TOM: That does play a part. I mean, there are good diversity groups or groups that have a lot of diversity in it. And you’re making me think ADAPT right now, since I’m so close to ADAPT and all that. We have groups, ADAPT groups that are so diversified already that they don’t even have to think about diversity, almost, you know. And then there’s groups that are not as diverse, and they have to actually reach out. And I mean, everyone should reach out for those that are not represented. That should be just a part of our credo, but that’s not a part of our human gene, you know. But it takes work, and it takes friendship to cross that a lotta times. And sometimes we don’t. We have different agendas, but there’s more agendas that we can work with together. You know, in all different movements, there’s just good things that we’re so close together on, and there’s no reason for us not to work together. But yeah, we have the same discriminations, individually that we have that the regular society has, but we should understand [chuckles] it more. For me, that’s another way of how our word slayers should come up and say, give us the for those instances, you know. We’ve taken the narratives of other people so much that we don’t have our own narratives. We don’t write them, you know. And so, when we talk about racism, we talked about privilege and all that, and ableism. we come from an ableist narrative when we talk about it, mostly.

Every once in a while, there’s a glimmer of hope that people would get to say the right words, to say, oh yeah. That’s how we should be saying that. I can say that, and I get to see that. Diane Coleman and I lived in L.A. at a time when disability culture was just starting, when we had Paul Longmore, Anne Finger, Barbara Waxman, just to name a few. Carol Gill, Larry Bosch. The list just goes on. Doug Martin. We just had these incredible people who were making up the words of our culture back then. So, I know it can happen. I’ve seen it happen! The young should be creating this with us, you know. We’ve gotta create all these narratives that they can understand and say, yeah, yeah, this is us nowadays, you know. It shouldn’t be changing all the time. And that’s where I hope we can come together with the youth, you know. Being a photographer, what I’d love for them to do is look at like my photos and them create the dialogue of that photo, you know. They create the narrative of that photo of what it’s saying. They’ve gotta kind of know the history and yet create the narratives.

JILL: I can imagine the creation of some type of exhibition online that includes the artists, the poets, the sculptors, the performance, you know. Where’s that platform where we can bring to life the stories of the artists and their perspectives?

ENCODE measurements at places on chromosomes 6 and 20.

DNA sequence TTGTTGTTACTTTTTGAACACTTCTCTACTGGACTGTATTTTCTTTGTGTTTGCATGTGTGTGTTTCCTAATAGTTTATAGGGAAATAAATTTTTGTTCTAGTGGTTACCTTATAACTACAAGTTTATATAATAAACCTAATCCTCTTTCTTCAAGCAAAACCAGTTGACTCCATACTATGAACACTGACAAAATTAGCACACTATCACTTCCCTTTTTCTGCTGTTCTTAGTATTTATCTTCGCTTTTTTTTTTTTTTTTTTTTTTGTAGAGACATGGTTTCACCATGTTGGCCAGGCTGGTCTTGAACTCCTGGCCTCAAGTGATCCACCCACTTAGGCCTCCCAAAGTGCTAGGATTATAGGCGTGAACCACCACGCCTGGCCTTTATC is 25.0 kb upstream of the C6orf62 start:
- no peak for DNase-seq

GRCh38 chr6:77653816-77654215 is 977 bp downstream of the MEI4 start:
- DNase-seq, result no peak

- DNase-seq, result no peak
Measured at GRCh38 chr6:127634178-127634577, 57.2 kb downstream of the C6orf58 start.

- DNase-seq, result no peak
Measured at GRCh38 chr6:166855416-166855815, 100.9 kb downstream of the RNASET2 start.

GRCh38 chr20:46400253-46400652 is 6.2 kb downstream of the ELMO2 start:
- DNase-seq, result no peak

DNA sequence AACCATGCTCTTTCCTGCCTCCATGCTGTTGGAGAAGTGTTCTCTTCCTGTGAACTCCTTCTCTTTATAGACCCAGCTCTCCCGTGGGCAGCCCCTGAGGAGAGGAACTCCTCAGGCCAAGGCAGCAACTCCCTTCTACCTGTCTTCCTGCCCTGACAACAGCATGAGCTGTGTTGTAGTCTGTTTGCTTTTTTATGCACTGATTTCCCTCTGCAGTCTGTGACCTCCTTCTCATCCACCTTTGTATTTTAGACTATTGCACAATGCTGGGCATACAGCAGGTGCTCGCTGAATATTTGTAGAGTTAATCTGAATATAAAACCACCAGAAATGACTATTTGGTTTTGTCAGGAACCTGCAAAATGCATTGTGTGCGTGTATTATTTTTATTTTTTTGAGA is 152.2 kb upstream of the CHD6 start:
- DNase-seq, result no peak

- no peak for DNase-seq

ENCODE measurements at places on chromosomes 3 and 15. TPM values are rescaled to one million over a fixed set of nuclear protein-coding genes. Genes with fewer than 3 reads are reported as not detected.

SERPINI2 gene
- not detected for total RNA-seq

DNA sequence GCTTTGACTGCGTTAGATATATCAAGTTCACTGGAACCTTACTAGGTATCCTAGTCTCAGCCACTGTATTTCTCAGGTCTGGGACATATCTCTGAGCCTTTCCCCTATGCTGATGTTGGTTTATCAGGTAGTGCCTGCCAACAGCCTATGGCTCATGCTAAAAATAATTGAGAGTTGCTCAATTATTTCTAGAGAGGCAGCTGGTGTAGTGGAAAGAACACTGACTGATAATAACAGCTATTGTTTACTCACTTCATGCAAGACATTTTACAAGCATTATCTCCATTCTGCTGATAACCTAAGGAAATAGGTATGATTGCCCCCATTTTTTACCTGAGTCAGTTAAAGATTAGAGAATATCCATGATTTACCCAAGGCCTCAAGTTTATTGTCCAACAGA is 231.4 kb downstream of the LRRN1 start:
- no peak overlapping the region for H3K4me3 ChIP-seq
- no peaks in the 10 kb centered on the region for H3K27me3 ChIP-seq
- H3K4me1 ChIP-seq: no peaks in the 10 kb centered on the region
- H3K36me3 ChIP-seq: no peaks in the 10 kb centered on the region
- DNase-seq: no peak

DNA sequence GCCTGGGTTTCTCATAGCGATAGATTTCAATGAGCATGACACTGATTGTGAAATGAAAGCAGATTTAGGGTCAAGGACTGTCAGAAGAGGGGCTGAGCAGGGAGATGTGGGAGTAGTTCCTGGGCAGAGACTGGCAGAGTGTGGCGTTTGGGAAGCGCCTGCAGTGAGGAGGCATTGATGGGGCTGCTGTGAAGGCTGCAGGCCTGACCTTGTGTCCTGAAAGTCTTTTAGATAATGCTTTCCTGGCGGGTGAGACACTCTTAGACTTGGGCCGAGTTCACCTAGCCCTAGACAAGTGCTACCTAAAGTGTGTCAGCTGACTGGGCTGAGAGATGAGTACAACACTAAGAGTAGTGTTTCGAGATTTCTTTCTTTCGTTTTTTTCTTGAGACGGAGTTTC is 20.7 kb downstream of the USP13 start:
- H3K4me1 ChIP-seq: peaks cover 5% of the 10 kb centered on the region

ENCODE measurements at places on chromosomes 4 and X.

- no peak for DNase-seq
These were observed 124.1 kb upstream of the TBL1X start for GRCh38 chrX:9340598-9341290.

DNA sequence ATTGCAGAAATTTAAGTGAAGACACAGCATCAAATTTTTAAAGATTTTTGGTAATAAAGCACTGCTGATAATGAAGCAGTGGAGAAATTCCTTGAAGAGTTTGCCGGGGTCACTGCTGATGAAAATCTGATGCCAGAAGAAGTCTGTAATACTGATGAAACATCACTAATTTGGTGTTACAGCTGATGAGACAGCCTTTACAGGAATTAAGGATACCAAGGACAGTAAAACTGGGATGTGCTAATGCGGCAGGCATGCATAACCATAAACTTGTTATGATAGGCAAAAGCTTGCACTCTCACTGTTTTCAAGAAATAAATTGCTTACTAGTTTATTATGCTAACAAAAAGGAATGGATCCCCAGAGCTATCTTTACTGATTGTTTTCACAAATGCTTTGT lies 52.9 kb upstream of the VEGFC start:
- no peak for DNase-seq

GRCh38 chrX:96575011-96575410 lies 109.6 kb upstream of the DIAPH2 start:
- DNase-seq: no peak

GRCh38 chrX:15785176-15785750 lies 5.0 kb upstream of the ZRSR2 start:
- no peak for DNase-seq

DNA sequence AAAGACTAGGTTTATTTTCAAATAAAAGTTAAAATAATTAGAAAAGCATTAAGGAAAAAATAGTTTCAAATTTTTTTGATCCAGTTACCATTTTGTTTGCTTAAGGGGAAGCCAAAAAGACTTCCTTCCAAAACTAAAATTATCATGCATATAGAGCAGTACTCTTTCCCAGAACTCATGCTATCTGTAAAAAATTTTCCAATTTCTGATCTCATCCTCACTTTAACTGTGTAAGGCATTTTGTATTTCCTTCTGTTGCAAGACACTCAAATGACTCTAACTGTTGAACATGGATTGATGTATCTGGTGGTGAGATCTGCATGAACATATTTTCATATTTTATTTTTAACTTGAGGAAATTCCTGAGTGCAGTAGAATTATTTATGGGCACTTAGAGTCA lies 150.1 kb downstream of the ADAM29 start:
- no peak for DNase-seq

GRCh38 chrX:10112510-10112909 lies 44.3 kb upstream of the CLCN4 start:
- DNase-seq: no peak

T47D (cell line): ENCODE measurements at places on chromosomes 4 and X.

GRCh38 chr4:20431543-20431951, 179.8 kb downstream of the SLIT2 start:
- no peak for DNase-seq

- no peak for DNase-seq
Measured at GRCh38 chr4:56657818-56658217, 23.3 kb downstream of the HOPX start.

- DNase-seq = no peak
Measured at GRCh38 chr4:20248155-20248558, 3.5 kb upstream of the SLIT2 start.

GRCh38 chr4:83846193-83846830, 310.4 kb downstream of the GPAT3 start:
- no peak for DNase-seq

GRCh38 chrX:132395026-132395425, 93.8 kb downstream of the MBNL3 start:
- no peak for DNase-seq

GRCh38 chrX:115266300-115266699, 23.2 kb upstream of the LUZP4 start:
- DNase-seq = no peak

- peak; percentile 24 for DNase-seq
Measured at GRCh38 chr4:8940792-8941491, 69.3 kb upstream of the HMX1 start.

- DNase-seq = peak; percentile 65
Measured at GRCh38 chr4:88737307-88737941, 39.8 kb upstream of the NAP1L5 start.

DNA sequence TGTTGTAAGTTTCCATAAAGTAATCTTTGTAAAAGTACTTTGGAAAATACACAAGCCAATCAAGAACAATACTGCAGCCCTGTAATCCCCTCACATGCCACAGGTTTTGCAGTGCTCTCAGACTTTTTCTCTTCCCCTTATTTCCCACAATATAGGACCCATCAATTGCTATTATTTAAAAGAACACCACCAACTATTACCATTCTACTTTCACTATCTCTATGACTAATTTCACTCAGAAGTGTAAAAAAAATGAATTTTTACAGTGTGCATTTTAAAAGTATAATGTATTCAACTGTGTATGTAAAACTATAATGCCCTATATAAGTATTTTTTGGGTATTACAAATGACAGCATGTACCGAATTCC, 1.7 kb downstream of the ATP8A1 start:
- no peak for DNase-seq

TOM: Right, and also bringing artists together. I mean, god, I haven’t talked to Riva forever. And it’s really hard to get ahold of artists nowadays. Actually, one of the neat changes is [laughs] The Incitement. The Incitement was a newsletter that was put out by ADAPT in the old days that has fantastic articles in it and things. I mean, has our history in it, not only ADAPT, but what was happening at the time. But that started not to happen. I can’t remember when the last Incitement came out. So, they’re trying to do that again. And one of the things it did in the old days, it kinda told what was happening in other places, in other states with other ADAPT groups, what they were doing. ADAPT has always been a community, a local community group, and then we just did things nationally. Then it got top-heavy, you know, and things are doing nationally and kinda left off a lot of the groups around the states. So, everyone’s kinda regrouping again and kinda getting their local people strong and mighty. And so, we’re gonna start up The Incitement again.

I was with Stephanie, and I said, my god! It says 4,000 people! [chuckles] And it was just like everyone looked. And it was just like we had to remember. Oh, yeah, yeah. And we just thought, you know, 4,000 people, we’ll get more the next time. But everyone had this dream of a million march, you know, whatever. Of course, that would never happen. But 4,000 was way amazing. And I looked through that Incitement. And I’ve got pictures, too! [laughs] I’m glad Stephanie is putting out. It has a lotta, a lotta good history in the disability movement in that.

CHRIS: It’s good to know that, for sure.

TOM: It’s a great tool for any historian, definitely, anyone writing history. That’s for sure. OK. [chuckles]

CHRIS: All right. Well, thank you, Tom. Thanks for your time.

TOM: Love you both.

CHRIS: Love you too, buddy.

JILL: Yeah, love you.

CHRIS: See ya, man.

JILL: Thanks for listening. Be well, keep your distance, send us your comments, questions, and your submissions for Oaklee Thiele to hello@DisArtNow.org. Please make sure to follow the My Dearest Friends project on Instagram, Facebook, and DisArtNow.org. And thanks again to the Ford Foundation for their support of this work and to cat enthusiast Cheryl Green for the transcription of this podcast episode.

Music: “Impermanence” by Ketsa. (Source: freemusicarchive.org. Licensed under a Creative Commons Attribution-NonCommercial-NoDerivatives 4.0 License.)